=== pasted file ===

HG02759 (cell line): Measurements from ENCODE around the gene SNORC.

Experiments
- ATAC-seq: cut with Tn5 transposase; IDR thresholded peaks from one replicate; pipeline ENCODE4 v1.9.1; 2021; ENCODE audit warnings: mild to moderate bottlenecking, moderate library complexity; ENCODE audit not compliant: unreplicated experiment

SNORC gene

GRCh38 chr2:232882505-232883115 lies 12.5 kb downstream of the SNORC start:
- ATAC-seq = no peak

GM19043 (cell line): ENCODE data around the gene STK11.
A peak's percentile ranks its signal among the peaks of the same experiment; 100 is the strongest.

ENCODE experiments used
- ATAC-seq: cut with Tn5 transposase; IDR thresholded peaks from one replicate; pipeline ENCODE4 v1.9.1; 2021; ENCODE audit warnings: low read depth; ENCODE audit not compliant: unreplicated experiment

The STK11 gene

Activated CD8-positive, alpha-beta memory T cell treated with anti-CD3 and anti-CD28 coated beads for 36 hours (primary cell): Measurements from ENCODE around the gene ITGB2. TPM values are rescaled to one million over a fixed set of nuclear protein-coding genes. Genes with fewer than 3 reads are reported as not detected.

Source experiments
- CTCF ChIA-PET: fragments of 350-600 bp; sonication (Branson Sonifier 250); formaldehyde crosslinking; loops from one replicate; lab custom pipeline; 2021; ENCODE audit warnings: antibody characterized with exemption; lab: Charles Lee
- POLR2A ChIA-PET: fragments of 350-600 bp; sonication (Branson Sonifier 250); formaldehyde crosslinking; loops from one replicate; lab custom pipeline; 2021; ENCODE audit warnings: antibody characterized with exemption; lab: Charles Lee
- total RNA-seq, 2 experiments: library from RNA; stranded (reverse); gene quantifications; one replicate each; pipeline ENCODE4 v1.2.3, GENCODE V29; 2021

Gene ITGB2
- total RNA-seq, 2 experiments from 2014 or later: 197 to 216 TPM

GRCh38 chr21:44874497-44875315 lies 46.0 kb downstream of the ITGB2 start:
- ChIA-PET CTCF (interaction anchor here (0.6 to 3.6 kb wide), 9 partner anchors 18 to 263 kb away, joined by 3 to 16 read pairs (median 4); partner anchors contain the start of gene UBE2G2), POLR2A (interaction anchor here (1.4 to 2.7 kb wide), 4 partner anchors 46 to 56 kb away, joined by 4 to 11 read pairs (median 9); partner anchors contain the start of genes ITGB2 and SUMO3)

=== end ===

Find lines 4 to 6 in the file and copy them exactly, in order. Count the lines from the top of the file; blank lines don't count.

SNORC gene

GRCh38 chr2:232882505-232883115 lies 12.5 kb downstream of the SNORC start:
- ATAC-seq = no peak